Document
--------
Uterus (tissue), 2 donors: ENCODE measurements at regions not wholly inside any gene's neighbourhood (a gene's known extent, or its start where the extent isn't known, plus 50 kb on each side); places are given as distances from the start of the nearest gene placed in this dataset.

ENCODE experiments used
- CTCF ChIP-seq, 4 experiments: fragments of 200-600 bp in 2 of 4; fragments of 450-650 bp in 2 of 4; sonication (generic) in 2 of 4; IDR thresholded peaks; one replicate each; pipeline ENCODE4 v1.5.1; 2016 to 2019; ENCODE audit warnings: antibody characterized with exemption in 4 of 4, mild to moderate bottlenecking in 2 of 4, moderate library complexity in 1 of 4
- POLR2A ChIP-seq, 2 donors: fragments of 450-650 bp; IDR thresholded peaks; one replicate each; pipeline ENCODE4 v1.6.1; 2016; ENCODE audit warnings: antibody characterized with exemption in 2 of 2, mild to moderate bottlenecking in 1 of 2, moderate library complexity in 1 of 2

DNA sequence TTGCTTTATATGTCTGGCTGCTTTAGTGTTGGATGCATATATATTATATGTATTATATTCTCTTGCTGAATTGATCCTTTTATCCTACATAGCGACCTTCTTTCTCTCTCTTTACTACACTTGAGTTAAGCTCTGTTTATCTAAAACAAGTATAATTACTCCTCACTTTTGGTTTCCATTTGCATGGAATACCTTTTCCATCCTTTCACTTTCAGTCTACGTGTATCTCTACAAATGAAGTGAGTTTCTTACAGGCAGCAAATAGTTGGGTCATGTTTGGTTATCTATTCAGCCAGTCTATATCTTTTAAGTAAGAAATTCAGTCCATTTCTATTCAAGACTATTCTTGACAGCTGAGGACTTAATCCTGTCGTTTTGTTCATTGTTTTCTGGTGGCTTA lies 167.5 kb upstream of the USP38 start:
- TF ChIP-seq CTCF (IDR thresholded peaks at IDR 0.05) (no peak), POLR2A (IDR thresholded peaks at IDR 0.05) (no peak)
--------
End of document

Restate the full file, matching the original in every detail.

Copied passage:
Uterus (tissue), 2 donors: ENCODE measurements at regions not wholly inside any gene's neighbourhood (a gene's known extent, or its start where the extent isn't known, plus 50 kb on each side); places are given as distances from the start of the nearest gene placed in this dataset.

ENCODE experiments used
- CTCF ChIP-seq, 4 experiments: fragments of 200-600 bp in 2 of 4; fragments of 450-650 bp in 2 of 4; sonication (generic) in 2 of 4; IDR thresholded peaks; one replicate each; pipeline ENCODE4 v1.5.1; 2016 to 2019; ENCODE audit warnings: antibody characterized with exemption in 4 of 4, mild to moderate bottlenecking in 2 of 4, moderate library complexity in 1 of 4
- POLR2A ChIP-seq, 2 donors: fragments of 450-650 bp; IDR thresholded peaks; one replicate each; pipeline ENCODE4 v1.6.1; 2016; ENCODE audit warnings: antibody characterized with exemption in 2 of 2, mild to moderate bottlenecking in 1 of 2, moderate library complexity in 1 of 2

DNA sequence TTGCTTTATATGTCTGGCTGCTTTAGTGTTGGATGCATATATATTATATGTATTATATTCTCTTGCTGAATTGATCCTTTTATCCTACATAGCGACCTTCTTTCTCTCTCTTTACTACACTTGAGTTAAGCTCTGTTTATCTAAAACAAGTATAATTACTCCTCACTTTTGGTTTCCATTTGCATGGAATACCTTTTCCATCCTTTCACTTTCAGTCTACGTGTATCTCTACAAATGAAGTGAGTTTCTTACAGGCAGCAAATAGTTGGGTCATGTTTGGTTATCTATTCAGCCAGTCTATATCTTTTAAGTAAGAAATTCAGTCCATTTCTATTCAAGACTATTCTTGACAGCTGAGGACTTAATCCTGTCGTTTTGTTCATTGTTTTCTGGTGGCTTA lies 167.5 kb upstream of the USP38 start:
- TF ChIP-seq CTCF (IDR thresholded peaks at IDR 0.05) (no peak), POLR2A (IDR thresholded peaks at IDR 0.05) (no peak)